Iron ore prices are set to crash by 40pc. Here's why

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Demand for major commodities was strong this year, but supply topped it. When it came iron ore, demand outweighed supply on a relative basis because it was stronger and there was marginal shortage in the market, but many analysts don't expect that to remain the case.

By 2015, Goldman forecasts "major oversupply" of iron ore, with supply expansion pushing down prices.

Stocks in iron ore have been out-performing copper - iron ore prices are down around four per cent year-on-year while copper has declined about 10 per cent - but Goldman Sachs expects the reverse to be the case in 2014, with a high correlation when it comes to stocks.

Prices will begin to fall from next year, says Goldman, declining to an average of $80 per tonne (cost and freight) in 2015 (around a 43 per cent drop versus today).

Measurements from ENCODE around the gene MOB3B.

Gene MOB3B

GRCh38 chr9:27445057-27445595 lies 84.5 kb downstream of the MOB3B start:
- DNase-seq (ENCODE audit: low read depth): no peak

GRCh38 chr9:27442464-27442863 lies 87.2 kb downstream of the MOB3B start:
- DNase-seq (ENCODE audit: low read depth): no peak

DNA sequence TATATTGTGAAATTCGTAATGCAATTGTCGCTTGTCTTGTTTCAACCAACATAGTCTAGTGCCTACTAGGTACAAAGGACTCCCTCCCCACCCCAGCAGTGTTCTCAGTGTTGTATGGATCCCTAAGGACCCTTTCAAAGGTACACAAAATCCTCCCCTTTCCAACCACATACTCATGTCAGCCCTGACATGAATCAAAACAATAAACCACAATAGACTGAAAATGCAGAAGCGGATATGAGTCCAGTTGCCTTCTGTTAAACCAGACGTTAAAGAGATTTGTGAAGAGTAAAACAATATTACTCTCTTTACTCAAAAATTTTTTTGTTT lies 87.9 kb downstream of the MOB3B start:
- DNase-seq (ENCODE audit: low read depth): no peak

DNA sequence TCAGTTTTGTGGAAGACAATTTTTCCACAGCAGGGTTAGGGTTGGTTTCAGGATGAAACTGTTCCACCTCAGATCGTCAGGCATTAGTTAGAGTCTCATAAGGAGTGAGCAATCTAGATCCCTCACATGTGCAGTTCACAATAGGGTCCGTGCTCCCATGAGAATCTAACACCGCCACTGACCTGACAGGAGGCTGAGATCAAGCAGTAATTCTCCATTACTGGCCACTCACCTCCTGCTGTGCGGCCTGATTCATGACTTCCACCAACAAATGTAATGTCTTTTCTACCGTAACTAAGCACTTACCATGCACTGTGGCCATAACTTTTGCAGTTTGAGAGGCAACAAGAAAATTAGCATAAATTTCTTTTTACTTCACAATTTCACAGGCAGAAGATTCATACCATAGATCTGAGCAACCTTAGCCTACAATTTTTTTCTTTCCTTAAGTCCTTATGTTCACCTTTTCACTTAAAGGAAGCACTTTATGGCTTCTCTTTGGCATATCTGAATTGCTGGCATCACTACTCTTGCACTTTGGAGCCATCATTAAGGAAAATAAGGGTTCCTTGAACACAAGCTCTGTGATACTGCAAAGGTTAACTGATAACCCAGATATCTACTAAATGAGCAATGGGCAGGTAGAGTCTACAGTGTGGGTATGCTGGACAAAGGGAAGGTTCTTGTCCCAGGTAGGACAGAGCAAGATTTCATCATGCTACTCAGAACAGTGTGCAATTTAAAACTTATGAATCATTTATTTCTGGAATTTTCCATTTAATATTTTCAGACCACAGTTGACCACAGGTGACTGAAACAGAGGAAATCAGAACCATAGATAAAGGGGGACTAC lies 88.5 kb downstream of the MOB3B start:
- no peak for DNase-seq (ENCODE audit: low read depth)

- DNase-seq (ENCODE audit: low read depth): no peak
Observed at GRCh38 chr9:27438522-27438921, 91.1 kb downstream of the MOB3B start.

Goldman's analysts estimate that around 120m extra tonnes will be delivered in 2014 from projects such as Rio Tinto's Pilbara (pictured) and BHP billiton's WAIO. 2015 will see an additional 130m tonnes, they forecast.

But analysts at Citi say they're ahead of consensus when it comes to outlook for 2014, because they believe iron ore will remain elevated for another year before weakening in 2015.

JP Morgan agree. The investment bank thinks that iron earnings ore will stay "stronger for a bit longer". It's revised its 2014/15 pricing forecast to $125/110 per tonne, saying that Chinese crude steel output will "continue to surprise on the upside".